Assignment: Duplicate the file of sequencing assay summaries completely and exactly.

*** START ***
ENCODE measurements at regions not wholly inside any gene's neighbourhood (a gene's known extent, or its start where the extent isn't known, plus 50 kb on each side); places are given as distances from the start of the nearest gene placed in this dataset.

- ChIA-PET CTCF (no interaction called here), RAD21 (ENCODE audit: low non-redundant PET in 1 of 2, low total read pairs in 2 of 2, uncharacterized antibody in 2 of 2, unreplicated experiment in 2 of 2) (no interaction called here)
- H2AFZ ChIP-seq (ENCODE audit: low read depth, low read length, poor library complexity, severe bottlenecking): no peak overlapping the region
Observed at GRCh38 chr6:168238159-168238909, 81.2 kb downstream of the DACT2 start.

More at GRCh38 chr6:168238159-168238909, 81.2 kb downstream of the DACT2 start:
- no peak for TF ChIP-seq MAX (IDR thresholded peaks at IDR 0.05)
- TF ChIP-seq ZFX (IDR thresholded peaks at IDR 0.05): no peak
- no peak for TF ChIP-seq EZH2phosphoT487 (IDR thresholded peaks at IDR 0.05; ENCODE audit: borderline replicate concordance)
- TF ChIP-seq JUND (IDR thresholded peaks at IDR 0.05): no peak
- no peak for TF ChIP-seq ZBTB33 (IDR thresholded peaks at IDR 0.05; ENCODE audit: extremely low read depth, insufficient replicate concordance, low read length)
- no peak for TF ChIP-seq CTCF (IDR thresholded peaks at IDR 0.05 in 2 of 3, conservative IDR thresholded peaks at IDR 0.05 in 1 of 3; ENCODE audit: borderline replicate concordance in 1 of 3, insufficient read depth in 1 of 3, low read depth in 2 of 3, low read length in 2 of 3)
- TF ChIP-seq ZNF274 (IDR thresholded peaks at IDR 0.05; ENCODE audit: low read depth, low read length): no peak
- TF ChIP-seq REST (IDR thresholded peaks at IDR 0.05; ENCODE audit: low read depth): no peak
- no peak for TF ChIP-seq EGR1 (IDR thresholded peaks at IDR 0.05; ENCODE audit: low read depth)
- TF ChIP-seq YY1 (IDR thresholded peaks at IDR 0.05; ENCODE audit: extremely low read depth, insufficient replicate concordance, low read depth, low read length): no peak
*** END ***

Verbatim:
ENCODE measurements at regions not wholly inside any gene's neighbourhood (a gene's known extent, or its start where the extent isn't known, plus 50 kb on each side); places are given as distances from the start of the nearest gene placed in this dataset.

- ChIA-PET CTCF (no interaction called here), RAD21 (ENCODE audit: low non-redundant PET in 1 of 2, low total read pairs in 2 of 2, uncharacterized antibody in 2 of 2, unreplicated experiment in 2 of 2) (no interaction called here)
- H2AFZ ChIP-seq (ENCODE audit: low read depth, low read length, poor library complexity, severe bottlenecking): no peak overlapping the region
Observed at GRCh38 chr6:168238159-168238909, 81.2 kb downstream of the DACT2 start.

More at GRCh38 chr6:168238159-168238909, 81.2 kb downstream of the DACT2 start:
- no peak for TF ChIP-seq MAX (IDR thresholded peaks at IDR 0.05)
- TF ChIP-seq ZFX (IDR thresholded peaks at IDR 0.05): no peak
- no peak for TF ChIP-seq EZH2phosphoT487 (IDR thresholded peaks at IDR 0.05; ENCODE audit: borderline replicate concordance)
- TF ChIP-seq JUND (IDR thresholded peaks at IDR 0.05): no peak
- no peak for TF ChIP-seq ZBTB33 (IDR thresholded peaks at IDR 0.05; ENCODE audit: extremely low read depth, insufficient replicate concordance, low read length)
- no peak for TF ChIP-seq CTCF (IDR thresholded peaks at IDR 0.05 in 2 of 3, conservative IDR thresholded peaks at IDR 0.05 in 1 of 3; ENCODE audit: borderline replicate concordance in 1 of 3, insufficient read depth in 1 of 3, low read depth in 2 of 3, low read length in 2 of 3)
- TF ChIP-seq ZNF274 (IDR thresholded peaks at IDR 0.05; ENCODE audit: low read depth, low read length): no peak
- TF ChIP-seq REST (IDR thresholded peaks at IDR 0.05; ENCODE audit: low read depth): no peak
- no peak for TF ChIP-seq EGR1 (IDR thresholded peaks at IDR 0.05; ENCODE audit: low read depth)
- TF ChIP-seq YY1 (IDR thresholded peaks at IDR 0.05; ENCODE audit: extremely low read depth, insufficient replicate concordance, low read depth, low read length): no peak